2020 Legislative Session: One unlike any other
I’ve been following the legislature for nearly 20 years. During that time I’ve seen massive budget cuts during recessions, special sessions called for tax relief, a mid-session switch of power via a 9th order, lawmakers sue voters to overturn supermajority for taxes restrictions, a protest from the Governor vetoing bills en masse and the legislature lose a lawsuit requiring them to provide public records. What I haven’t seen before, however, is anything like the just concluded 2020 session.
This session started with several unknowns with a new Speaker of the House and calls to expel a lawmaker. A hot economy provided the opportunity for budget discipline, massive spending increases, or heaven forbid, finally providing tax relief. By the end of session, a global coronavirus pandemic resulted in the Governor issuing emergency proclamations banning certain public and private events and closing K-12 schools. The state’s largest employer also came late to the table begging for a substantial tax increase to be imposed on its industry to head off possible European tariffs.
In the final weeks of session, a tanking of the stock market and Washington’s economic activity as a result of the virus pandemic saw lawmakers slightly scale back their proposed budget increase, allocate $200 million in emergency funding from the protected budget reserves and raised the specter of a possible special session later this year to deal with possible budget deficits. This dramatic 180-degree turn in economic outlook for the state all occurred during the span of a short 60-day session.
Here are some of the other things that happened this session:
- Progress on remote testimony: The House joined the Senate in providing remote testimony this session, though on a limited trial basis. The state’s version of C-SPAN, TVW, also ran ads during its programming educating folks on how to participate in the legislative process using remote testimony. The Lt. Governor’s Office also testified on a proposal to modernize the legislative process by stressing the importance of remote testimony for citizens. This important tool is even more critical now in the era of “social distancing.”
- Lawmakers learn they aren’t special – subject to public records just like everyone else: Before session started the state Supreme Court ruled in favor of a media coalition saying that lawmakers are in fact subject to the state’s public records laws. To their credit, legislative leadership did not try to frustrate the ruling and created processes to standardize how legislative public records should be handled. Having personally submitted several record requests, I can say there has been a learning curve for staff, but they have been responsive and I have been receiving in installments the public records requested.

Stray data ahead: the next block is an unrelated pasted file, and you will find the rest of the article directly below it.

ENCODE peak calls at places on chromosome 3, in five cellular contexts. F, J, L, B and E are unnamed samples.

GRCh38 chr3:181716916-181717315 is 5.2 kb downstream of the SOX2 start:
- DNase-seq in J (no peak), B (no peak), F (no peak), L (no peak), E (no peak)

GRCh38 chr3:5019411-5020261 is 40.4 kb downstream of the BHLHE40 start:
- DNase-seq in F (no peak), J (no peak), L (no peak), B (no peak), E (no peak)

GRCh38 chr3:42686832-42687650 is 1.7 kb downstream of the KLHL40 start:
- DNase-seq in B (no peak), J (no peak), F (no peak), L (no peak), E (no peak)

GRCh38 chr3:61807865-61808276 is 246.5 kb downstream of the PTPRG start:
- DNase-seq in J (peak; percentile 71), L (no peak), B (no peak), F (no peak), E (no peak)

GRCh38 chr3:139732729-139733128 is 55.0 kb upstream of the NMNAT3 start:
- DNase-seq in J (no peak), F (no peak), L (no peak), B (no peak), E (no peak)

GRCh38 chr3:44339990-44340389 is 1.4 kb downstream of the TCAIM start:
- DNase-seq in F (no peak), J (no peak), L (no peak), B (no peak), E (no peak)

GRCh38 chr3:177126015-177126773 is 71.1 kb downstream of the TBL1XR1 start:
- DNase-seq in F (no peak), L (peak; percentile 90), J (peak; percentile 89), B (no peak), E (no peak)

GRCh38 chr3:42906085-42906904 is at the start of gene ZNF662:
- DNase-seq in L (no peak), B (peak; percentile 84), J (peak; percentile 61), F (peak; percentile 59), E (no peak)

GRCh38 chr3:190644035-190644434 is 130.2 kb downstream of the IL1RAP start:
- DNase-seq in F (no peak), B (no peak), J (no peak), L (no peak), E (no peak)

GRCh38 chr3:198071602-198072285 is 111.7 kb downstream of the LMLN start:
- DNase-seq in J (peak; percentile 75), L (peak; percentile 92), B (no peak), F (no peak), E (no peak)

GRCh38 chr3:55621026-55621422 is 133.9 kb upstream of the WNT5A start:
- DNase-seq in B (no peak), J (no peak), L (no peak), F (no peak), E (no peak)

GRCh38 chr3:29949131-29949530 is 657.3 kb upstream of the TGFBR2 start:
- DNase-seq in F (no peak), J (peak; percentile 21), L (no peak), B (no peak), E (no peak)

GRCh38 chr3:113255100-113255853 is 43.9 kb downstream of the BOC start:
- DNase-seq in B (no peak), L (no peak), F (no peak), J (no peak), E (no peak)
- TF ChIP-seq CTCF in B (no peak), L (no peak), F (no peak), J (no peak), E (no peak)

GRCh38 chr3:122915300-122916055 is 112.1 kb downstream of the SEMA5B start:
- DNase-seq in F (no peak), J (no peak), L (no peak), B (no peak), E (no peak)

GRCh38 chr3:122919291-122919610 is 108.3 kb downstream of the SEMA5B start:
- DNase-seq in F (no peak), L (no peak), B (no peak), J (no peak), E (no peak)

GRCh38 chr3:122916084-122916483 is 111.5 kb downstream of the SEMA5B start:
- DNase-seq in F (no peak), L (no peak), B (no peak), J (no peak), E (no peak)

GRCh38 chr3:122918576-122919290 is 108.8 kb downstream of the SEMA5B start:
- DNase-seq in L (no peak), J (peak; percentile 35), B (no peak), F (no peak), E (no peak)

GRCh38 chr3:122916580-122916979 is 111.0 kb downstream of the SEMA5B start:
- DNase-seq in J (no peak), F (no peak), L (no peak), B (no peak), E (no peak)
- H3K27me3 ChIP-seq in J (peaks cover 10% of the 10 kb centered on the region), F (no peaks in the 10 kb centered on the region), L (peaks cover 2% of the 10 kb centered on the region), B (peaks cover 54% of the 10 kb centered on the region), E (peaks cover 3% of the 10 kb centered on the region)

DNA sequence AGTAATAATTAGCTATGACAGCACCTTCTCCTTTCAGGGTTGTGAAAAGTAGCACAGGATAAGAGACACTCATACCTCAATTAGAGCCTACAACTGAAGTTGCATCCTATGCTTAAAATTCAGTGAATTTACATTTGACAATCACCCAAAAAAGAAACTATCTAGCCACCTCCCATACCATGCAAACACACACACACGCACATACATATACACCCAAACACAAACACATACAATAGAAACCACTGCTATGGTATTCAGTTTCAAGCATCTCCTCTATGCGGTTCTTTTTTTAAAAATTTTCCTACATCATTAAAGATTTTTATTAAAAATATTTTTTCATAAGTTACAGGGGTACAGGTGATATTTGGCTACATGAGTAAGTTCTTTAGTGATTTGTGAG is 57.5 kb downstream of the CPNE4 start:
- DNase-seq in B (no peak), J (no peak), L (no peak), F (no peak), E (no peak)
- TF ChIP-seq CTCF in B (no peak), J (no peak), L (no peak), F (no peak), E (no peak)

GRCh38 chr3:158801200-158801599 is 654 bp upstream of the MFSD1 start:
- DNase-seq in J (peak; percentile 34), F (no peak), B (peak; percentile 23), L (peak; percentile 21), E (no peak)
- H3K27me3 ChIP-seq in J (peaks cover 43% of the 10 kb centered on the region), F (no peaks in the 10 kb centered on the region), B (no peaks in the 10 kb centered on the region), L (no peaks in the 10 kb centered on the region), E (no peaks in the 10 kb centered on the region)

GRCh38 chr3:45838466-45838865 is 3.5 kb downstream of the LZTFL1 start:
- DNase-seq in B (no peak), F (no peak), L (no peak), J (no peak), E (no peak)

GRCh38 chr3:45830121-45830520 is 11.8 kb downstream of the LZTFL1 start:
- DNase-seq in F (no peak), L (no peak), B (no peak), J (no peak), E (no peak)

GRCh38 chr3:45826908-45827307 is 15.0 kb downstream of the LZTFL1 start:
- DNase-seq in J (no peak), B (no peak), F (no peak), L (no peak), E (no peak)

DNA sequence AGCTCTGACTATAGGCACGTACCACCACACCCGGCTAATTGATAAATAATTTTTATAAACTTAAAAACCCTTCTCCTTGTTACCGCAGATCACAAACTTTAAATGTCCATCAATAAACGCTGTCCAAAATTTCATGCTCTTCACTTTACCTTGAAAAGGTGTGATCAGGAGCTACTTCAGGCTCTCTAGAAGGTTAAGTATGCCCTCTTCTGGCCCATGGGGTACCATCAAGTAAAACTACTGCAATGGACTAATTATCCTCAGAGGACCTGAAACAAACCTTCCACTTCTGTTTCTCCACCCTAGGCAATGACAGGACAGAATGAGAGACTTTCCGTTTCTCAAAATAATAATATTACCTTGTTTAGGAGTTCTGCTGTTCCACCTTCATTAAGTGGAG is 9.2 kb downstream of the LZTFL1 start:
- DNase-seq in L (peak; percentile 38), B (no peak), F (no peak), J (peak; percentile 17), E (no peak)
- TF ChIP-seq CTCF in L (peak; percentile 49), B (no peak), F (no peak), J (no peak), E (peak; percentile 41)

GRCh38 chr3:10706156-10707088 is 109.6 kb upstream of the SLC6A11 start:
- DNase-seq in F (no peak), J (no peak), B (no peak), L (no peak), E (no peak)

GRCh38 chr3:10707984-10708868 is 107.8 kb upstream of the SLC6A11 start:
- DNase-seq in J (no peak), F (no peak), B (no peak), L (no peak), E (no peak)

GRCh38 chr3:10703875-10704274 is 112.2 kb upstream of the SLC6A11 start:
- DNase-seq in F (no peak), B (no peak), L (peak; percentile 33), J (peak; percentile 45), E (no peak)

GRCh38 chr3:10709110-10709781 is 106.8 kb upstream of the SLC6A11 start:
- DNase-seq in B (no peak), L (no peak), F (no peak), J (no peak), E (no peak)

- Title Only bills alive and well: Despite the massive public outcry and a lawsuit challenging the abuse of Title Only bills used to circumvent the state constitution, the majority party refused to even hold a public hearing on several bills that would ban their use. We did manage to get through this session without a new Title Only bill being acted on but the failure to even hear from the public this session indicates that Ghost Bills will be haunting Olympia for years to come.
- Lawmakers keep door open for income taxes: Apparently the voters haven’t been clear enough when rejecting 10 straight income tax proposals. On the first day of session, 15 Democratic lawmakers filed a brief with the state Supreme Court asking justices to overturn nearly a century of caselaw. These lawmakers want the Court to rule that you don’t own your income so that it no longer counts as property and a graduated income tax can be imposed without a constitutional amendment. Further signaling that an income tax remains on the table in Olympia was the failure by the majority party to even hold a public hearing on several bipartisan bills that would simply re-instate a 36-year-old law banning a local income tax. Lawmakers are also currently engaged in a year long process studying whether to impose an income tax. After this session, it’s becoming clear the voters may need to take things into their own hands.
- Strong revenue growth but taxes increased: Although lawmakers came into session with strong revenue growth forecasted, the very first bill they sent the Governor to be signed into law was a B&O tax increase. They needed to act to fix the problems in the tax that they just passed last year because it was so poorly written and done in such a rushed manner that Washington’s Department of Revenue said it couldn’t be administered. Although the tax needed to be fixed, it was a questionable priority to rush through the process this year before seeing what would happen at the February Revenue forecast and if the tax was still even needed with the expected revenue growth.
Perhaps the most surprising tax debate of session came when Boeing asked lawmakers to repeal the preferential tax rate previously adopted to help improve the competitiveness of the state’s aerospace industry. Boeing made the request because of a World Trade Organization (WTO) ruling that threatened to see widespread European tariffs imposed on Washington goods. Another approach to repealing the preferential rate, however, would have been to do what lawmakers previously did in 2017 by providing all manufacturers in the state the same rate. That manufacturing tax equity rate was shockingly vetoed by the Governor in 2017, setting the stage for the WTO ruling.
Due to the unfolding economic turmoil caused by the global coronavirus pandemic, it is more likely than not we’ll see our lawmakers back in action again later this year. Until then, remember to wash your hands, don’t touch your face, practice good social distancing and remember the words of Pete Carroll: “We got this.”